I was asked to repost this from my Facebook page....
Setting--April 8, UC Berkeley: I was debating Malcom Potts, the first International Medical Director for Planned Parenthood (who played a huge role in legalizing abortion in the UK) in front of 600 of his own students, nearly all of whom share his worldview. I like these hostile settings, as I have nothing to lose. It’s at these moments, that I channel my inner Spitfire. For you history buffs, the Spitfire was the plane that saved the West in 1940. England stood alone against Hitler, who was positioned to invade. But first he needed to destroy British air power. Though alone and vastly outnumbered, British Spitfire pilots took to the skies and shot down three invading aircraft for every one of their own that was lost. If you visit my home office, you will see Spitfire pictures prominently displayed along with a gorgeous picture of London. In short, if you are a pro-lifer, you are a Spitfire pilot. You fight no matter the odds.
My goal in these debates is not to convert everyone—that won’t happen—but give my critics something to think about. Maybe when they're 40 they'll change their minds based on something I said.
Both parties agreed to the format in early January. Each speaker would get 22 minutes for an opening, 12- minutes for rebuttal speeches, and 7-minutes for closing statements. The remaining time would be for audience Q&A. Last week, Potts twice tried to change the format. First, he asked that both speakers refrain from using visual aids—an obvious attempt to censor me using a short (55 second) DVD clip depicting abortion. I refused. I would never be so presumptuous as to suggest censoring my opponent’s remarks and I demand the same courtesy from him. Potts backed down. Second, he asked to shorten the formal speeches from 20-minute openings to 15-minute openings, with rebuttal speeches trimmed to 8 minutes and closing statements trimmed to 5 minutes. I rejected that specific proposal, but agreed to 18-minute openings, 10-minute rebuttals, and five minutes for closings. (Believing debates with Potts at Berkeley might become twice-yearly events, I decided to show a little flexibility.)
What Potts really wanted—and I knew this going in—was a non-debate. That is, instead of opening statements and rebuttals, he wanted to mostly skip those things and go right to Q&A from the audience. After all, so his argument went, those listening care more about their own questions than they do what the speakers have to say.
I didn’t fall for that, and neither should any of you that engage public debate. There were reasons Potts wanted to do it that way.
First, I knew from our previous debate that Potts had no formal case, only a series of disconnected assertions. Meanwhile, I had a formal case and he knew it. This was hugely problematic for him. If I lay out a well-reasoned argument for my position and he replies with a series of random assertions and emotional appeals, he’s going to run out of intellectual steam very early in the debate. Second, Potts knows it’s much easier to zing me with one-liners and personal attacks when he doesn’t have to answer my formal case. Third, Potts knows that if I only get two-minutes to answer him in a Q&A format, he can get away with asserting all kinds of things I’ll never get time to refute. The soundbite will carry the day! Thus, I insisted on having time to make my case and refute his.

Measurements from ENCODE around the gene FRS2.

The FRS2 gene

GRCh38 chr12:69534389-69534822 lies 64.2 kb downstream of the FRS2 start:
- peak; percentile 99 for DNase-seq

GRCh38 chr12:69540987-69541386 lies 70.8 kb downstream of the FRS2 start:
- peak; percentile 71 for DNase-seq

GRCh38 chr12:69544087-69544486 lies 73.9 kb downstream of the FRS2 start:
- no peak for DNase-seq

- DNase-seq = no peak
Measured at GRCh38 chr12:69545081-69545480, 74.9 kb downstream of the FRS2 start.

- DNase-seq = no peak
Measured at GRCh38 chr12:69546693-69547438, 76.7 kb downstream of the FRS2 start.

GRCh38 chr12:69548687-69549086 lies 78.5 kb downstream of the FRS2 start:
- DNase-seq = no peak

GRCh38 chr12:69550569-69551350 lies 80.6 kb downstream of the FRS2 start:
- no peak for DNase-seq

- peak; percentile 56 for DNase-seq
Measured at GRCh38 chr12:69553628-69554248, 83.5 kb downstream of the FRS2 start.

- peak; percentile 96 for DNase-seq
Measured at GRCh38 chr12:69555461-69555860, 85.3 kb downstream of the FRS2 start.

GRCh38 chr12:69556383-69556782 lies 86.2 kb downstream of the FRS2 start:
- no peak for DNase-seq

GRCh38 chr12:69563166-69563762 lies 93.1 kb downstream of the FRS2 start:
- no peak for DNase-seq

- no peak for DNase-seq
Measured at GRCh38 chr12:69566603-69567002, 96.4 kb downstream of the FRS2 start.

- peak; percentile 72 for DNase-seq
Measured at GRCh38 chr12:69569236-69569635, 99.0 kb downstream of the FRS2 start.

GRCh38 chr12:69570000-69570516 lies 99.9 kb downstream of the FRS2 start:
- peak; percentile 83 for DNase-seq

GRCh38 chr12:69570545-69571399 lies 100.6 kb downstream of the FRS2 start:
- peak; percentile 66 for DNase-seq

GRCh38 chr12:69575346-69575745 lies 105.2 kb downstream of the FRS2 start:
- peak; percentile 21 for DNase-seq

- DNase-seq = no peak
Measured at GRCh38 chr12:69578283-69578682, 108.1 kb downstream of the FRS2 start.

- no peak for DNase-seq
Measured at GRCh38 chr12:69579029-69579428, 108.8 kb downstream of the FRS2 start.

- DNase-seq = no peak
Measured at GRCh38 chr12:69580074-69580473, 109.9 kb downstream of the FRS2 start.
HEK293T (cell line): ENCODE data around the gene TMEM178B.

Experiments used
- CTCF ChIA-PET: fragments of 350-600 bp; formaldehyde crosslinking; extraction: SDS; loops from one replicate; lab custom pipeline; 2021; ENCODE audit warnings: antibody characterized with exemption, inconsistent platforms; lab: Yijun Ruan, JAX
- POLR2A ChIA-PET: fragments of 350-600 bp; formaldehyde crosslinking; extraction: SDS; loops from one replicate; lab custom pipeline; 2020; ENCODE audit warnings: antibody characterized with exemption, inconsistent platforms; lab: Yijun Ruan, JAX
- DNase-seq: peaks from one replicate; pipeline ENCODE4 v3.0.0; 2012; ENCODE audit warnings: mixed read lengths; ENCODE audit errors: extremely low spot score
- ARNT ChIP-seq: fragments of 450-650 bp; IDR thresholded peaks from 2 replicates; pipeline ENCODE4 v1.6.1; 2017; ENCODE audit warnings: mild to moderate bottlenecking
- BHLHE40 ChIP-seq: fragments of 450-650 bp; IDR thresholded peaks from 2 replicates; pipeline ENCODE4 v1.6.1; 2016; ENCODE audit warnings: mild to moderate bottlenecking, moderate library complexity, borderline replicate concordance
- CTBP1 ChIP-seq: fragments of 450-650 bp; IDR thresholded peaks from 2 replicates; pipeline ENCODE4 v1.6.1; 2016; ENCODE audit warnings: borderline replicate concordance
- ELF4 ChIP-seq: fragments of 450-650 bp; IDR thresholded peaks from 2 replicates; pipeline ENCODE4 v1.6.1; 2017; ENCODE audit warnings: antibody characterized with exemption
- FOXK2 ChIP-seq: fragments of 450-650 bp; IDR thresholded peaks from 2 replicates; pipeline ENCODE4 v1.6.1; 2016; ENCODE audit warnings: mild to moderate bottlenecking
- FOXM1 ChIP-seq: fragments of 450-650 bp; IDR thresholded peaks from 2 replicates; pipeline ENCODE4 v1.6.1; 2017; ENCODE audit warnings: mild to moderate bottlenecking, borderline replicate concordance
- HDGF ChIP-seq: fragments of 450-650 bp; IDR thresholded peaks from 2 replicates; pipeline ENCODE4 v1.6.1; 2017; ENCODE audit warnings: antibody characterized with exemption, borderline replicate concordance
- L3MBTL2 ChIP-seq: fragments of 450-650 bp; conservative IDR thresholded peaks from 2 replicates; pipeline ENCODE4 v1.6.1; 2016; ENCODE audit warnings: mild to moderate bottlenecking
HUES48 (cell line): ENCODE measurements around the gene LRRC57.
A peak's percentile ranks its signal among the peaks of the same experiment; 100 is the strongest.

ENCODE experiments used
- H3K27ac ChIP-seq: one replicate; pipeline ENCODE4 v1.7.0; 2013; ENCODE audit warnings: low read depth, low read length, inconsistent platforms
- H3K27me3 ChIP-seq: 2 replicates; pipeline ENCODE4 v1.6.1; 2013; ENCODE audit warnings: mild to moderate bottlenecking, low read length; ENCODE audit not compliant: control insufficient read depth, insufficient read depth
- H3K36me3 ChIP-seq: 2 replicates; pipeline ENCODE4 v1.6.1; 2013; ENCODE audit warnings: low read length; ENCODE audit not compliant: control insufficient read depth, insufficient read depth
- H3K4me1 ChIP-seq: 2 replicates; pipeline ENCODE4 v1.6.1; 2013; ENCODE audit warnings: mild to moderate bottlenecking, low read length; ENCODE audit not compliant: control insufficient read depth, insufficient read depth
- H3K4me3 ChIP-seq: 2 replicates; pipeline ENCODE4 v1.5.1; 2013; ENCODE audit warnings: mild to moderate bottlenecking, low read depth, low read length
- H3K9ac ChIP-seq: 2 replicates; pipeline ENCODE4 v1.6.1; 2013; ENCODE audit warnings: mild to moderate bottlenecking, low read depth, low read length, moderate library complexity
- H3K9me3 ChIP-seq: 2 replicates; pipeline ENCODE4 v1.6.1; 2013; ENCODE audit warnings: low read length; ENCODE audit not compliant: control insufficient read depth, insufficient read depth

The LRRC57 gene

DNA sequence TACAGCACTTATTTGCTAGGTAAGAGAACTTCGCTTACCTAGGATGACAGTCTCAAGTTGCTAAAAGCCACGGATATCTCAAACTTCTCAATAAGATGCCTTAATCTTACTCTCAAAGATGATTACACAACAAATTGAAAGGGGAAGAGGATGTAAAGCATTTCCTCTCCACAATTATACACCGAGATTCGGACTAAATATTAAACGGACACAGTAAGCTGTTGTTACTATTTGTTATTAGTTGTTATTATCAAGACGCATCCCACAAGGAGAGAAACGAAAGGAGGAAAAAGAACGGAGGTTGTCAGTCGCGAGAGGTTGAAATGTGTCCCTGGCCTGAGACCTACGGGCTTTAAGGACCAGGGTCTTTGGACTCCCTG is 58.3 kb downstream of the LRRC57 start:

Sure enough, Potts opened the debate by complaining—about me! “I wanted to have a discussion about this topic, but Scott insisted on turning this into a boxing match.” He spent much of his time throughout the exchange emphatically stating how outraged he was by my arguments—all the while failing to refute even one of them! This is very typical. The same exact thing happened with my debate with Kathryn Kholbert at Lehigh University in 2007. As Prager points out, when the Left doesn’t have arguments, it gets offended. Theater replaces discussion. Potts even stooped so low as to claim I want women to die from illegal abortion to deter women from seeking them! (He partially quoted—completely out of context and with words removed—a passage from my 1999 book “Pro-Lie 101.”) That’s the best he could do. By the Q&A, he was pacing the stage, nearly screaming, interrupting me at every turn. The debate moderators—both students of his—privately apologized to me for his behavior.
I did not respond with similar behavior. I challenged his ideas, but I did not call him names. Two Christian girls from Korea came up during the break and said, "Are you a Christian?" When I said yes, they replied: "We thought so. We’re so glad you are speaking because we're all alone here. We’re praying for you!” They returned after the debate, obviously thrilled I was able to make my case on hostile turf. Sure, some of Potts students cheered for him. That happens when you challenge the secular orthodoxy of the university culture.
In short, I’m glad to be a Spirtfire. Yes, I’m outnumbered and outgunned, but I don’t fly alone. Once airborne, I notice others with courage to enjoin the fight. First, there’s my LTI team—we aren’t afraid to go where the action is—Catholic and Protestant High Schools, Secular Universities, and Bible Colleges. Then, to my right, are Catholic young guns like Trent Horn, RJ McVeigh, and Stephanie Gray. To my left are young evangelicals like Josh Brahm, Daniel Rodger, and Clinton Wilcox. Leading the way, I see air-command represented by Frank Beckwith, Pat Lee, and J.P. Moreland—to name a few.
My fellow pro-lifers, you’re Spitfire pilots. So are those Korean girls at U.C. Berkeley. Put your flight jacket on. We’ve got a spot for you above the clouds.